These 8 telehealth changes can permanently increase access to care

These 8 telehealth changes can permanently increase access to care

The COVID-19 pandemic exposed many unreasonable rules that made it difficult for Nebraskans to access health care. With the need for social distancing guidelines, telehealth represented a reasonable means to help prevent transmission of the virus while delivering quality care. Across the country and in Nebraska, governors temporarily repealed telehealth regulations that blocked access to the health care system.

If the temporary rollback of regulations during a public health crisis are helping improve health care access without compromises in the care received, why not make the rollback permanent?

Sen. John Arch has an interim study (LR350) to examine the use of telehealth services during the pandemic, including the types of health care services that are delivered through telehealth, costs and reimbursement structures, and how utilization during the pandemic compared to utilization in previous years.

The Platte Institute supports measures that will improve access to telehealth, and we are not alone. Wisconsin’s Badger Institute recently published a policy brief discussing how thousands of patients in Wisconsin have benefited from the telehealth emergency orders put in place and urging permanent reforms.

We recently joined other policy research organizations by signing a letter calling on policymakers to increase patient access to telehealth and to enable all health care professionals to virtually consult, treat, and monitor patients. Many of the reforms in the letter echo ALEC’s Resolution in Support of Telehealth Modernization Principles.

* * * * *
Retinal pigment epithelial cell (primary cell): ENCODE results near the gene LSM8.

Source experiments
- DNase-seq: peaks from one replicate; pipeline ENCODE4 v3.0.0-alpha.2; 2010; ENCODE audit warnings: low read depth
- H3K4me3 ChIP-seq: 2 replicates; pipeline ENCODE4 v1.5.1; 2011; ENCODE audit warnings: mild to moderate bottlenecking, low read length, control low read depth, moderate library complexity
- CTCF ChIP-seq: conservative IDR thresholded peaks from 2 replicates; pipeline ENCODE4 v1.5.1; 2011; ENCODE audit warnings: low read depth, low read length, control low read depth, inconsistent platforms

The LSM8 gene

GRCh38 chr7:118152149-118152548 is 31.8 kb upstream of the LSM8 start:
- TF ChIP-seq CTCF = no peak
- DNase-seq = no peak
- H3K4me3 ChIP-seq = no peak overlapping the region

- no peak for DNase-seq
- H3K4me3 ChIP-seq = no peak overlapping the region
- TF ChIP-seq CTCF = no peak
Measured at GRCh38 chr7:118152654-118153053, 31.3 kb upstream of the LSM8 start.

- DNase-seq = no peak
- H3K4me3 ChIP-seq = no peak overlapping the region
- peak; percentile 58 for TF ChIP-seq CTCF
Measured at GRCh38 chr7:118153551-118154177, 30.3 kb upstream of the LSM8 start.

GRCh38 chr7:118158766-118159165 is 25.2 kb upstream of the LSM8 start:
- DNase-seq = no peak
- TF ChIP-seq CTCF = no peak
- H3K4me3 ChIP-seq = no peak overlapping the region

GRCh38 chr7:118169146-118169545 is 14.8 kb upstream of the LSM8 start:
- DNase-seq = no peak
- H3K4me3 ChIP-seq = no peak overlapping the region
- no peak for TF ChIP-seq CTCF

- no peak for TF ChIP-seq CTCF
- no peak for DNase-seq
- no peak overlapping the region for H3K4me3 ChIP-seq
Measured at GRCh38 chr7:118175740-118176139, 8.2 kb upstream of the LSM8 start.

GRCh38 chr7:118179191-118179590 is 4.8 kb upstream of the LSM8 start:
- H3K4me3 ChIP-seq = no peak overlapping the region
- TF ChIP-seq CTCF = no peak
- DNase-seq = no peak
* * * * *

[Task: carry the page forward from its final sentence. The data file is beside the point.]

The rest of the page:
The letter’s priorities included the following:

1. Allow all health care providers to practice telehealth: Lawmakers should authorize all licensed, certified, and registered health care providers to practice to the full extent of their health care expertise to deliver clinically appropriate care through telehealth.

2. Authorize providers to deliver any telehealth technology: Policymakers should allow health care providers to practice telehealth through any mode of telecommunications technology that protects patient privacy, including audio-only telephone calls, live-video consultations, store-and-forward, and remote patient monitoring.

3. Remove barriers on the settings of patients and providers: Lawmakers should eliminate laws and regulations that prohibit patients from receiving telehealth services in the location of their choosing, including a patient’s home, school, or place of work. Similarly, policymakers should free providers to deliver telehealth from any facility or location of their choosing.

4. Empower providers to practice across state lines: States around the country have temporarily authorized qualified providers from other states to deliver telehealth to support COVID-19 relief efforts. Policymakers should free out-of-state providers to practice telehealth on a permanent basis.

5. Reject payment parity mandates: Legislators should reject proposals to require patients and insurers to pay for telehealth services at the same rate as in-person health services. On average, telehealth consultations cost 75% less than physicals delivered in-person and consumers should benefit from these savings.

6. Eliminate telepresenter requirements: Lawmakers should repeal laws that mandate patients are physically supervised by a health professional or assistant when they receive a telehealth service.

7. Allow providers to remotely treat new patients: Policymakers should remove rules and regulations that require health professionals to have a preexisting in-person relationship with a patient before they provide telehealth care.

8. Authorize Medicaid Reimbursements: Policymakers should direct Medicaid and other public health care programs to reimburse health care providers when they deliver telehealth to program enrollees.

Without the enactment of these permanent reforms, patients will no longer have access to many of the telehealth services when emergency declarations end.

Photo by National Cancer Institute on Unsplash

Want more? Get stories like this delivered straight to your inbox.

Thank you, we'll keep you informed!